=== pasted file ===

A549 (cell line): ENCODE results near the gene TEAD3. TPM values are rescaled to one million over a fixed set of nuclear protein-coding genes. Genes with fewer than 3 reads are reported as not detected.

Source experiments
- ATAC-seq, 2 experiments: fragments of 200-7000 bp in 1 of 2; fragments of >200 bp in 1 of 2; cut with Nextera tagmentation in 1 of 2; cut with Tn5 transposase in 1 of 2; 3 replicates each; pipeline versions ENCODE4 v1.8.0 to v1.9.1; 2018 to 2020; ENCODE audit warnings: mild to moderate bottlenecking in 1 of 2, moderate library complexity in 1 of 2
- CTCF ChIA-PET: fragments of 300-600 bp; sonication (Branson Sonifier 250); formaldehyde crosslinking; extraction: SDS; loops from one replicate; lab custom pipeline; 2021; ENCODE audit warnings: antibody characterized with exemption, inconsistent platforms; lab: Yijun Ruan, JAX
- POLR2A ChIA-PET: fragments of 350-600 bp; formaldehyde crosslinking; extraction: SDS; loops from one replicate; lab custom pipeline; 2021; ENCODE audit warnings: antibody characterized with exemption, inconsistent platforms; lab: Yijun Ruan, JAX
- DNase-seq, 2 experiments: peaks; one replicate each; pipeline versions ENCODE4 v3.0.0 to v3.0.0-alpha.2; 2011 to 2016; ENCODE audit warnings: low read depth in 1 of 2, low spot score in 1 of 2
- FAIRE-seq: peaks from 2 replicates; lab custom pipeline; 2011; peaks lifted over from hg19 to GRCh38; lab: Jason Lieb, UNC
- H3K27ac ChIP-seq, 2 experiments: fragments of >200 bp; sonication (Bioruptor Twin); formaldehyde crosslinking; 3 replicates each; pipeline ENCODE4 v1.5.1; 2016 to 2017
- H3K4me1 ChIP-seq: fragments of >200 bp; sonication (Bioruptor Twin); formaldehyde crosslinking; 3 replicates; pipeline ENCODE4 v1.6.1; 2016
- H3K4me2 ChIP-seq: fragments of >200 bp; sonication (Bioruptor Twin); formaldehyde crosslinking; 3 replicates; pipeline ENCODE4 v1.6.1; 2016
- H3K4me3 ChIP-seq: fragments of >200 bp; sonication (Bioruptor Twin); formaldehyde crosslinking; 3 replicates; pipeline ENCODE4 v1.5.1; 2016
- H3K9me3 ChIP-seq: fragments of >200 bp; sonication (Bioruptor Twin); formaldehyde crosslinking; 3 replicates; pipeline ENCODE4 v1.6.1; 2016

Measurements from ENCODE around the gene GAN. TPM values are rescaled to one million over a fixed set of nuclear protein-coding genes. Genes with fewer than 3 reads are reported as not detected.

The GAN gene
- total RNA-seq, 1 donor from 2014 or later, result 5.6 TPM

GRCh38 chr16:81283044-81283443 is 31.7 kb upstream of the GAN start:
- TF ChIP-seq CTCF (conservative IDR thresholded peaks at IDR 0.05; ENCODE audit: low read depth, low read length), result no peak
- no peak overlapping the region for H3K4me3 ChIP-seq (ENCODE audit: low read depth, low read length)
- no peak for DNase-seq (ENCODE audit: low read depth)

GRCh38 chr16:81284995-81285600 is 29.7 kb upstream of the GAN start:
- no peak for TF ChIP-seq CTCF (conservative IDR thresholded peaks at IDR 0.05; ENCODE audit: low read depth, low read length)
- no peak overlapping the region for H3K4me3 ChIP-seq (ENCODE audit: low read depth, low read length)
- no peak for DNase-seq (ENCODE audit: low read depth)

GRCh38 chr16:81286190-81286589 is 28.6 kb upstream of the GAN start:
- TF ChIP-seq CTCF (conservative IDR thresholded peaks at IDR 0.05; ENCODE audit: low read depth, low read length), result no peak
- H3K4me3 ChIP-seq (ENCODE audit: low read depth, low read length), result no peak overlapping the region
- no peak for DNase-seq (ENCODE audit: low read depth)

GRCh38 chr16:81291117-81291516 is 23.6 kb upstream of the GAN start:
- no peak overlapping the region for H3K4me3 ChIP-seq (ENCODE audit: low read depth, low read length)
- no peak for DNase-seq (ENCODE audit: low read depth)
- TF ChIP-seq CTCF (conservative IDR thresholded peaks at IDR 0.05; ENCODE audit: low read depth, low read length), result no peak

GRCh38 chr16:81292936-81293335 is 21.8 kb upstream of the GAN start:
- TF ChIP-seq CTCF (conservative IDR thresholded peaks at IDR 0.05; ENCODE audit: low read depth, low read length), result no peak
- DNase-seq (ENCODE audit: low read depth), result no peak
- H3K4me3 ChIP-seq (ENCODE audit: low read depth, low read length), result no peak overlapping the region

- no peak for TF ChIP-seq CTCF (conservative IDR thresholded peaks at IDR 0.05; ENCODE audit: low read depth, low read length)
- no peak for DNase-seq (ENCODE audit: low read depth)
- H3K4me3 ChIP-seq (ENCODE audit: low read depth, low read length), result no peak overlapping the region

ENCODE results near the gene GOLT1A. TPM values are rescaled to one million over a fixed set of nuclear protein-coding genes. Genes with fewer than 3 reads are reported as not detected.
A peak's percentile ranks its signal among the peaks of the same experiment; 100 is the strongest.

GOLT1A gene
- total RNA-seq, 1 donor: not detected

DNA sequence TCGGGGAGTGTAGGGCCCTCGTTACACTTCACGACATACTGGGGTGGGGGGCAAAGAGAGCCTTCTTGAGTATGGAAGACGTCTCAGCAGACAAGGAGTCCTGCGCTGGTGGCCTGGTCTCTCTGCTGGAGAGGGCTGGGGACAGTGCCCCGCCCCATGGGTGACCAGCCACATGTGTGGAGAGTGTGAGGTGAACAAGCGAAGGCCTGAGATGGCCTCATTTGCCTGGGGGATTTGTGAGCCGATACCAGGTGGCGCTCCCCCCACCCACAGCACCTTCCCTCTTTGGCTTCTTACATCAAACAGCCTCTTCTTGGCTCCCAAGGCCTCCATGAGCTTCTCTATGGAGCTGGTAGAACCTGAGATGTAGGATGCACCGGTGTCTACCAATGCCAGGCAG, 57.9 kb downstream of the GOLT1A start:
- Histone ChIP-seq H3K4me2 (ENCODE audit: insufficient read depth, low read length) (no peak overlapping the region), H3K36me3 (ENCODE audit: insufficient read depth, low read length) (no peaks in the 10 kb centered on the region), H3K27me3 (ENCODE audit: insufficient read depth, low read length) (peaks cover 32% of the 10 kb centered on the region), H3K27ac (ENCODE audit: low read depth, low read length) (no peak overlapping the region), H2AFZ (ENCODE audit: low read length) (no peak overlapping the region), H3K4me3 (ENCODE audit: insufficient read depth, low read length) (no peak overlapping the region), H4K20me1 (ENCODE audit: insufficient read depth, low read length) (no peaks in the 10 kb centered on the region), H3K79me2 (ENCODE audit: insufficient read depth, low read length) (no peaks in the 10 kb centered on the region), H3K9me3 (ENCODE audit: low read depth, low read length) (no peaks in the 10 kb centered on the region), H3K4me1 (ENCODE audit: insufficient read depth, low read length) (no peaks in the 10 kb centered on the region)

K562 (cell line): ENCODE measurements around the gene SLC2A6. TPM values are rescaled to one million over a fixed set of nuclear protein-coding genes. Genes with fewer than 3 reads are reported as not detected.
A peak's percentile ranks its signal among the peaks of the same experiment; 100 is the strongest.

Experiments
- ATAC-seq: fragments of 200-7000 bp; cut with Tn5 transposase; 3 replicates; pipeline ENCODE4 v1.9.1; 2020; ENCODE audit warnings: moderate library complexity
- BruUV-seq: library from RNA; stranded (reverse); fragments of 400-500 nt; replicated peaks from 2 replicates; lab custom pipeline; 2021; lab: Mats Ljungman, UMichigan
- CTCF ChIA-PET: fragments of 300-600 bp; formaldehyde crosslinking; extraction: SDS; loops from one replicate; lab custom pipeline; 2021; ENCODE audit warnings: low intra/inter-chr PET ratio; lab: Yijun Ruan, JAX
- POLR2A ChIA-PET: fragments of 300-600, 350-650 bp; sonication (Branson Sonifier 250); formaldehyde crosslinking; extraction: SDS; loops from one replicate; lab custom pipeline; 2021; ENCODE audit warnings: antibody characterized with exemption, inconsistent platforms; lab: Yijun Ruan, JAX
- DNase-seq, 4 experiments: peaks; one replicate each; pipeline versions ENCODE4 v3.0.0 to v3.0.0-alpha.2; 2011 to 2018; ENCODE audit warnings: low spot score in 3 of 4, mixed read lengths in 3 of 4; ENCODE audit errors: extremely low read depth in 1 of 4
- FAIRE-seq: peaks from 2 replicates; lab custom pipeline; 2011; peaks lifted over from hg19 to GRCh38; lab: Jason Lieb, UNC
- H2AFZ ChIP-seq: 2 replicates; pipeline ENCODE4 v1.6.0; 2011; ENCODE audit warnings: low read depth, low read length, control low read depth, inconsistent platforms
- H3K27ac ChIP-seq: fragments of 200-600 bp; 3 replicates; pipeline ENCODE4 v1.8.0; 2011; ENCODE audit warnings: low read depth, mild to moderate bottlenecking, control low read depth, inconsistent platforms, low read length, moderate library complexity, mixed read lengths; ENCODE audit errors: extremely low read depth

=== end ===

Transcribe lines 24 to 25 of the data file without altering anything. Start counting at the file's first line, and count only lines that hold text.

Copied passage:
GRCh38 chr16:81286190-81286589 is 28.6 kb upstream of the GAN start:
- TF ChIP-seq CTCF (conservative IDR thresholded peaks at IDR 0.05; ENCODE audit: low read depth, low read length), result no peak